The parties versus the court

El Salvador's Constitutional Court, which rules on whether laws and executive actions violate the country's constitution, has emerged as a champion of the voting rights of individuals while paring back some of the powers of political party leadership.

In July 2010, the Constitutional Court ruled that legislative elections had to permit independent candidates and not simply involve closed slates of names chosen by political party leaders.

The Constitutional Court has ruled that two political parties, the PCN and PDC, no longer can run in elections, because they failed to achieve in the 2004 elections the minimum number of votes necessary to stay alive. This ruling set aside as a nullity a political accord reached among El Salvador's politicians which had allowed those parties to continue fielding candidates in subsequent elections.  As a consequence, on July 1, the Supreme Electoral Tribunal dissolved the PCN and PDC.  (Or did it? -- last week it appeared that the TSE's ruling may not have had the necessary signatures to become effective).

These rulings of the Constitutional Court on election issues have come with the votes of four of the five magistrates who make up the Court. The judge who has not joined the four judge rulings is Néstor Castaneda, the longest-serving member of the Court.

To reign in the power of the Constitutional Court, as it prepared to issue more rulings in the electoral area, El Salvador's political parties arranged to pass Decree 743 in the National Assembly. That decree requires unanimity among the five magistrates on the bench to approve a decision. Such consensus is rare and would essentially prohibit the court from producing new decisions. The decree essentially gives each magistrate a veto power over any ruling the court might be prepared to render.

The four magistrates then ruled that Decree 743 was void and would not be followed. In a subsequent ruling, the same four again attacked party prerogatives when they struck down a provision of the electoral laws which gave only the parties the right to challenge election results. The four magistrate majority ruled that individual citizens, as well as party officials, must have the right to impugn the tallies of votes.

The head of the official government journal, however, refused to publish this latest ruling of the Constitutional Court. He declared that the ruling was not effective because it violated Decree 743 in not having been signed by all five magistrates. President Funes declared himself to be a supporter of that position, yet told reporters that he did not believe there was any institutional crisis in the operating of El Salvador's government.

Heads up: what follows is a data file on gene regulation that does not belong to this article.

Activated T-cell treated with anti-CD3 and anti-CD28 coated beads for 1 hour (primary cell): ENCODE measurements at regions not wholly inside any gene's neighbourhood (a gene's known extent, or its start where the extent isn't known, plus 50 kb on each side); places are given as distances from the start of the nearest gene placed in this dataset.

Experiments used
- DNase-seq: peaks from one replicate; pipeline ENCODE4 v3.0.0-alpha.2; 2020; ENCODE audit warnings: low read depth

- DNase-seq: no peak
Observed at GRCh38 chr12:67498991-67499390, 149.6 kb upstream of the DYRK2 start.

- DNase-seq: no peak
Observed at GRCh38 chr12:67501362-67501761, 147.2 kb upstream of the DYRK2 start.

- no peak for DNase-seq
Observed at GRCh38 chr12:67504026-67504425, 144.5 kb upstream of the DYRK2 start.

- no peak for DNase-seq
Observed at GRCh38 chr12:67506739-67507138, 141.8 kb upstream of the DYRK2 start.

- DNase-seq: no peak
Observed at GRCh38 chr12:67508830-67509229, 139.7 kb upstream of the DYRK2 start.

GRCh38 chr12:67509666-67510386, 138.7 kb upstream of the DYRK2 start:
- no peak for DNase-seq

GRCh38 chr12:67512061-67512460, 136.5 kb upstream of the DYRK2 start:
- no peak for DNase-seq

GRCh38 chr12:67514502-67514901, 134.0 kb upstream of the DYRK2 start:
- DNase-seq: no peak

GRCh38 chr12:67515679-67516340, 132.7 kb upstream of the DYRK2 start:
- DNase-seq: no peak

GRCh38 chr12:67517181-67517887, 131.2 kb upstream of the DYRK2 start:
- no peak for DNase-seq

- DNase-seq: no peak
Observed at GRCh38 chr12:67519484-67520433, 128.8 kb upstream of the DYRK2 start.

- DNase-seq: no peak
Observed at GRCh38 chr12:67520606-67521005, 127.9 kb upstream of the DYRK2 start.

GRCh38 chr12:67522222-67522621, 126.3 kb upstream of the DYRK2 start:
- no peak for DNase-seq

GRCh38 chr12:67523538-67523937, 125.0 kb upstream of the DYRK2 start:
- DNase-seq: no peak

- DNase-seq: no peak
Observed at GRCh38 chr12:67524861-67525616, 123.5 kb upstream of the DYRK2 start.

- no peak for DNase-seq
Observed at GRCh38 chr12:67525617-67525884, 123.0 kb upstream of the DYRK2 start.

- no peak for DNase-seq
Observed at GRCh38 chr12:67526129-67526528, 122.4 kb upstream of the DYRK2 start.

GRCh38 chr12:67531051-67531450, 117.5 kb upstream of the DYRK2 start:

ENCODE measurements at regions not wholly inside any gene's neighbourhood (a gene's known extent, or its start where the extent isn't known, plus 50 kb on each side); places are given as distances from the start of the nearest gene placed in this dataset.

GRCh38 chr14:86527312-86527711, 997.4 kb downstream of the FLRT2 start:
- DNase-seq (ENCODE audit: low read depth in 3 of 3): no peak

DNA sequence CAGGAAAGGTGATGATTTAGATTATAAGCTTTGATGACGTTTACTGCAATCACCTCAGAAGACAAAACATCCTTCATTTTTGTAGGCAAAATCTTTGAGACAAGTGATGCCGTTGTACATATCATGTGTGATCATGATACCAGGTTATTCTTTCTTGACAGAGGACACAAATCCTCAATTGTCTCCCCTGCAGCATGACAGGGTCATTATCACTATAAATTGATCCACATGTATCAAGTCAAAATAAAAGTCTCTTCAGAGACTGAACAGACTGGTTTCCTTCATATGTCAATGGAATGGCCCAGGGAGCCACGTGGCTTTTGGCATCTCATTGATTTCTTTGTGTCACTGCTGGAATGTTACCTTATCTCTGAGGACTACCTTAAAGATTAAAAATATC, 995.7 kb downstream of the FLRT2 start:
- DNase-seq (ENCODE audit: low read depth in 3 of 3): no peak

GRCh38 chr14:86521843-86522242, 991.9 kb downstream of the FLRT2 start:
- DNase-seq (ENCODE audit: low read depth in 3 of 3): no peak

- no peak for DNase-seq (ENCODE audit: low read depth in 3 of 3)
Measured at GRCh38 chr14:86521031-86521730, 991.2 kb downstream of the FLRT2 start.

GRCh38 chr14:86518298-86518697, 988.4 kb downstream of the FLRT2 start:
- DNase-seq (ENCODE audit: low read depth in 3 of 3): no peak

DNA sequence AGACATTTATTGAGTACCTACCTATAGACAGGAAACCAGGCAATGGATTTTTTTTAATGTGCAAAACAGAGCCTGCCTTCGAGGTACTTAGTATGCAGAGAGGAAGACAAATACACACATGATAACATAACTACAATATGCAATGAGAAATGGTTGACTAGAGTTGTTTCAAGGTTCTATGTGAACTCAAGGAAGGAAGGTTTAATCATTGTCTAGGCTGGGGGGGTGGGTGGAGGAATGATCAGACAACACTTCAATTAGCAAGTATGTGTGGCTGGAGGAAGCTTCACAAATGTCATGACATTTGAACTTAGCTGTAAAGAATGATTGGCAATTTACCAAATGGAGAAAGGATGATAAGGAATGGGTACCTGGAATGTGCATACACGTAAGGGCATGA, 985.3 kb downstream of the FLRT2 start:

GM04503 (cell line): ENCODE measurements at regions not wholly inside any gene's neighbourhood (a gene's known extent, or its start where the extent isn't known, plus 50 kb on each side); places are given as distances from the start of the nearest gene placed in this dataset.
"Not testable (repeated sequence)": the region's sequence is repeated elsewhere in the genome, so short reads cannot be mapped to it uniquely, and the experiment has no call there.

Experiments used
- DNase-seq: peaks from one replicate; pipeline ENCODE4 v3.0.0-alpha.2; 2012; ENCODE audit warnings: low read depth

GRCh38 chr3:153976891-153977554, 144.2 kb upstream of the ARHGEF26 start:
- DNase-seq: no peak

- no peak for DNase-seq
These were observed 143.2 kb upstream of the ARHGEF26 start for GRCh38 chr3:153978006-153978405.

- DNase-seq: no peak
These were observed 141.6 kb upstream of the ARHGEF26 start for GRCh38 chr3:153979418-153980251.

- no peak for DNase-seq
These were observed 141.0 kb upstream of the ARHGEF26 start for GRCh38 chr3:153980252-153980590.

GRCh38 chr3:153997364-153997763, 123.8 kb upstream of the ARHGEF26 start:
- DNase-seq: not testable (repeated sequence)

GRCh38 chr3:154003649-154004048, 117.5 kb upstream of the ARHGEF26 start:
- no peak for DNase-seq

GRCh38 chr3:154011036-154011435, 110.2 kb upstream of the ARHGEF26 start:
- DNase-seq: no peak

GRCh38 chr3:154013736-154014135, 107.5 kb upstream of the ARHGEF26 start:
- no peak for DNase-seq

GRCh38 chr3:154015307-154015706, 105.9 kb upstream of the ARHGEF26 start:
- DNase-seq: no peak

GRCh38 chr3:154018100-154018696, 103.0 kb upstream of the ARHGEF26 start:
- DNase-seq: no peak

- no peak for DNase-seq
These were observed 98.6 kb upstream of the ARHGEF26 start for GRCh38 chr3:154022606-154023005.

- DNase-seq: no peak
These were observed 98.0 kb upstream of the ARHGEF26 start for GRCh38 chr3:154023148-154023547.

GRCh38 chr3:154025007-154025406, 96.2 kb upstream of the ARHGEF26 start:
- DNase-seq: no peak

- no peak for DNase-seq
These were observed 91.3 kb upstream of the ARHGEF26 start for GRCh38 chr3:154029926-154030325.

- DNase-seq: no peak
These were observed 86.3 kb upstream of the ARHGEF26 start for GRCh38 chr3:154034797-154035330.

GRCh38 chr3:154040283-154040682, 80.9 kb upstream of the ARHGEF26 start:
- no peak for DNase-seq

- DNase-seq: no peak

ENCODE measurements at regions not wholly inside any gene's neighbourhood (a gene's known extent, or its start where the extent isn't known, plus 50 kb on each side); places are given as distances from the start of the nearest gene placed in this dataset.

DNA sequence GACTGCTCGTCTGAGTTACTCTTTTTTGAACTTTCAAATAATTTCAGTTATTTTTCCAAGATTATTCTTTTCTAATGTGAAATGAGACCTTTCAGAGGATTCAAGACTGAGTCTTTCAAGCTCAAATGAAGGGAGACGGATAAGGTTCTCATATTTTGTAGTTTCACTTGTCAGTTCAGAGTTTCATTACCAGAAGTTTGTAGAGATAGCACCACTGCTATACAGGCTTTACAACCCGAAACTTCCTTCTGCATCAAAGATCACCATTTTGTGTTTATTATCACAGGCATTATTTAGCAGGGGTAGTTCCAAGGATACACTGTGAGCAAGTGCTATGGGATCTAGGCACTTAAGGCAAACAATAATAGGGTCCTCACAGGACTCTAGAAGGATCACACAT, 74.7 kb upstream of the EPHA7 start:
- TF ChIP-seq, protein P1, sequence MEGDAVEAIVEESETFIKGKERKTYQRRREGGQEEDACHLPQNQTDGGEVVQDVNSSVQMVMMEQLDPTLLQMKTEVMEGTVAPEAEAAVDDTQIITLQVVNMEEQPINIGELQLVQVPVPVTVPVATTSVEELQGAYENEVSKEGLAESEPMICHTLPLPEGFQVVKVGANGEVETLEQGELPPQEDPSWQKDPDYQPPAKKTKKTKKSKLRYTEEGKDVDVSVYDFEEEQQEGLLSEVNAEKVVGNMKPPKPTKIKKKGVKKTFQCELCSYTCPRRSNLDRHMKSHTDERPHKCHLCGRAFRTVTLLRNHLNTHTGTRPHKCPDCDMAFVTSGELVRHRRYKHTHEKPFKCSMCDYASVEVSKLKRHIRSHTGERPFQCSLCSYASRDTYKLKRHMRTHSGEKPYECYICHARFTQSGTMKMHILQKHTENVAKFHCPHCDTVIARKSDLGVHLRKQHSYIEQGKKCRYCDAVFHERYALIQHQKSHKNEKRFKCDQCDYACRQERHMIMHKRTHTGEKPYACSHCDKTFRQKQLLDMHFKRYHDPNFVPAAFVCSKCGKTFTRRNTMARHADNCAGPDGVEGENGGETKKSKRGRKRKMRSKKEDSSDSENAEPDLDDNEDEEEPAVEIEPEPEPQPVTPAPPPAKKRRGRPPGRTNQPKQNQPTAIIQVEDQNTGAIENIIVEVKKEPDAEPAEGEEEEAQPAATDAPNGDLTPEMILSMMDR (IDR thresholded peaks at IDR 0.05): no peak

Although the FMLN did not vote for Decree 743, the party clearly feels threatened by the Court's rulings in favor of individual citizen voting rights over the control by party bosses. FMLN party secretary Medardo González attacked the Constitutional Court and its rulings, declaring that the Court had no right to change the constitution. Accusing the Court of pursuing a right-wing agenda, the FMLN official brought hundreds of party faithful to protest in front of the offices of the Supreme Court.

For their part, the four magistrates have replied that they did not feel threatened by the FMLN, and that they had no partisan agenda but simply ruled in a non-partisan fashion on the cases that were brought to them by Salvadoran citizens.

A proposal to remove the four magistrates was introduced but later set aside in the National Assembly.

The UN Special Reporter for Judicial Independence, Gabriela Knaul, criticized Decree 743 as an improper attack on judicial independence in the country. She called on El Salvador to repeal the infamous decree, and to work hard to strengthen the principle of judicial independence.

Finally, in an article in Jurist, researchers from FUSADES warned:
These developments present a grave challenge to El Salvador's democracy, unprecedented since the Peace Accords of 1992. Civil society is behind the "Fantastic Four" but it is not clear that the political class is willing to accept an independent Judiciary that will limit its power. El Salvador's political analysts have coined the term "partydocracy" to describe the system that has been in place since the Accords. Let us hope that this crisis is the interlude to a consolidation of a citizen's democracy.